Motor Bella comes roaring back after rainy start
Pontiac — Car enthusiasts came out in droves on a sunny Sunday morning at Motor Bella, a clear departure from the rainy start of the auto event last week at the M1 Concourse in Pontiac.
Folks wandered around the sprawling display, lining up to test drive the newest models and stopping to admire restored vintage cars at the Detroit Auto Dealers Association's mostly outdoors replacement of its twice-cancelled North American International Auto Show.
"It's kind of a mom and son thing," said Keymari Eddings, 26, who attended with his mother, Karen Eddings-Howell, 49. "We've been doing this ever since I was a kid, every year except for the last year."
Eddings-Howell, a nurse assistant, said her dream car was the Lincoln Aviator she and Eddings were circling. They both love cars, she said, and for them, Motor Bella is a chance to potentially shop but also to just take in as many of the displays as they can.
On Sunday, mother and son attended the event despite working until 6.30 a.m. and 6 a.m., respectively, a few hours prior.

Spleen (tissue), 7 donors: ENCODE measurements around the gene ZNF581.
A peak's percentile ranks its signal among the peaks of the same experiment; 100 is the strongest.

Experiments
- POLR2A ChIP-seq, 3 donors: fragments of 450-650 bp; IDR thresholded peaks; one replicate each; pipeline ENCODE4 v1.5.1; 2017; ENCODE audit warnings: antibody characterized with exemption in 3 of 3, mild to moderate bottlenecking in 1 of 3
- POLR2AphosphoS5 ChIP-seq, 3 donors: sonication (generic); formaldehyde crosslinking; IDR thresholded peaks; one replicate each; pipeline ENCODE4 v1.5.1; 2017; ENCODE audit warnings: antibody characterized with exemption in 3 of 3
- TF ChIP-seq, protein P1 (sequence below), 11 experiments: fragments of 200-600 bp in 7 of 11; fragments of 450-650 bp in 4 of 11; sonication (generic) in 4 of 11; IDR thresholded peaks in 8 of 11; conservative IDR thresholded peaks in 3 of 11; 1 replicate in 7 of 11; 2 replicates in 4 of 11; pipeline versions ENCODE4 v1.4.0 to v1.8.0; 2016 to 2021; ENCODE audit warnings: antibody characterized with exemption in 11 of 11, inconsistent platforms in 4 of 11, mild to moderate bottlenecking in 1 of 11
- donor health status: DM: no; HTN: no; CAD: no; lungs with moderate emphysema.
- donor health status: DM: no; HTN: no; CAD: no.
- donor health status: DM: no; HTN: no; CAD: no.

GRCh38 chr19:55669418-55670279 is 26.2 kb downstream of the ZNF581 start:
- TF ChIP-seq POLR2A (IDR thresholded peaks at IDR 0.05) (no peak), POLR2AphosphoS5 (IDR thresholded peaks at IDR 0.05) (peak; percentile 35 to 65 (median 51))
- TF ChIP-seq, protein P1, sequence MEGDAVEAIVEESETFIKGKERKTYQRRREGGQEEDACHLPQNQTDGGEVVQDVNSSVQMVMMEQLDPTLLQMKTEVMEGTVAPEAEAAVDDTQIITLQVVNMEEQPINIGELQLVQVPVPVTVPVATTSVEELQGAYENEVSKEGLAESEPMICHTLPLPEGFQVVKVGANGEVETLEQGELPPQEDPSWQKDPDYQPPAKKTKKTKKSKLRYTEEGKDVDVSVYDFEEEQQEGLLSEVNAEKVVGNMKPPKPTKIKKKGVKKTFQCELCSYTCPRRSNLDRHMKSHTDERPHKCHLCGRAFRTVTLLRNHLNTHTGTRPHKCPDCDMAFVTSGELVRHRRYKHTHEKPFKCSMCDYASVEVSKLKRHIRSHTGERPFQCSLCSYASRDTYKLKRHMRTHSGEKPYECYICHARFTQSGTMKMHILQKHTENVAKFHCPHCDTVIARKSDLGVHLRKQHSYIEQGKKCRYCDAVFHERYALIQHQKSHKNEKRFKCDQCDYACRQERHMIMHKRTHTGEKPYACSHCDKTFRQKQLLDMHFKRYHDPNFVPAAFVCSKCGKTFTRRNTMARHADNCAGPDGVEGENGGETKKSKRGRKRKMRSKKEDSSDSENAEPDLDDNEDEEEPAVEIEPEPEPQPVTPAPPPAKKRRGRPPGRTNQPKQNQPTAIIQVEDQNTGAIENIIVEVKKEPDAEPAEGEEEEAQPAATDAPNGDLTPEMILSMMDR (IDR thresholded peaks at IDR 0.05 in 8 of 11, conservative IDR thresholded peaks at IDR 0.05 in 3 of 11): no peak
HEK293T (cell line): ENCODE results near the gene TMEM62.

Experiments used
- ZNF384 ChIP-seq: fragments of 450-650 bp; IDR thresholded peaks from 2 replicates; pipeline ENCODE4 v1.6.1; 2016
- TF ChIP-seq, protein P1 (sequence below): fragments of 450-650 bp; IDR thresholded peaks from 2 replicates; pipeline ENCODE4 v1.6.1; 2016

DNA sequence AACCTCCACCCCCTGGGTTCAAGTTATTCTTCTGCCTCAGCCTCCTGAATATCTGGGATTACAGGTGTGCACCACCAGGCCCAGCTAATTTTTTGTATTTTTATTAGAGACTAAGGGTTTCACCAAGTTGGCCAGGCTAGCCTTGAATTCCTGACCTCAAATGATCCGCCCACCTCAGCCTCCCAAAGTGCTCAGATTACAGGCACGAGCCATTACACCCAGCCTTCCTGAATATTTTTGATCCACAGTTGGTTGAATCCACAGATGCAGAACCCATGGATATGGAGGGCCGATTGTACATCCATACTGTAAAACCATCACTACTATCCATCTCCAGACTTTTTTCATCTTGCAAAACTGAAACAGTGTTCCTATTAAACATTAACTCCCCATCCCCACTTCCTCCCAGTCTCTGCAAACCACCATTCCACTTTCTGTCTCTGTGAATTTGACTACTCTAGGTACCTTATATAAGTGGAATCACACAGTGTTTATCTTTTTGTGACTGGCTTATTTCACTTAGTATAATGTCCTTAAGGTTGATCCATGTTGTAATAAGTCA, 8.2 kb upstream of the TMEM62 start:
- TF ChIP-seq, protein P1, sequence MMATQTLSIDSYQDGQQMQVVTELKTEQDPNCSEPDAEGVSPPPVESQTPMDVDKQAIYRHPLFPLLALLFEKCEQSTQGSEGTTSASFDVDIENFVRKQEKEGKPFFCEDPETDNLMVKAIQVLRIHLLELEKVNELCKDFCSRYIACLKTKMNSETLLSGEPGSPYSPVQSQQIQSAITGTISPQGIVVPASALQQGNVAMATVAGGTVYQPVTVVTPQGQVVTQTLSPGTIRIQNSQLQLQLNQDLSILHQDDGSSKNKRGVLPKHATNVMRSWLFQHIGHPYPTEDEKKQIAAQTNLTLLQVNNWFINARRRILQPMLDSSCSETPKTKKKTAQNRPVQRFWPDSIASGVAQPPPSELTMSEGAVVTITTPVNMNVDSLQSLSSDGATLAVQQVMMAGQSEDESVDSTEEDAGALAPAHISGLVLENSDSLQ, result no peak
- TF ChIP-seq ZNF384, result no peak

"It's just nice to see it's outside this time," said Eddings, noting that they prefer this over past car shows that were held indoors and in the winter.
Dan Aldrich's car experience also began with a parent, his father.
"I've been around cars since I was born, basically," said Aldrich, 72, whose father would bring him along as a child when he raced cars and motorcycles.
Aldrich lives in Costa Rica, and said he was excited to hear Motor Bella was taking place while he visited Michigan for the month, despite not having plans to buy himself a car like the 2022 Corvette he spent a few minutes scrutinizing.
"If a car costs $80,000, they would add another $60,000 on just to get it into Costa Rica," he said.
"So I'm just here to look around," he said. "Everything seems well done. Very well done."
Elsewhere at the fair, vintage Corvettes were stealing the show, and for a good cause. The Lost Corvettes Giveaway booths enticed visitors with a chance to win "a piece of automotive history."
Participants enter a raffle to win one of eight remaining Corvettes that were first given away in a 1981 VH1 sweepstakes and restored for the competition. Thirty-six cars were originally "discovered collecting dust and rust in parking garages across New York City" after a psychedelic pop artist, Peter Max, bought them.
To do this, folks are invited to make a donation to Stand for the Troops, a nonprofit that offers support to veterans with post-traumatic stress disorder.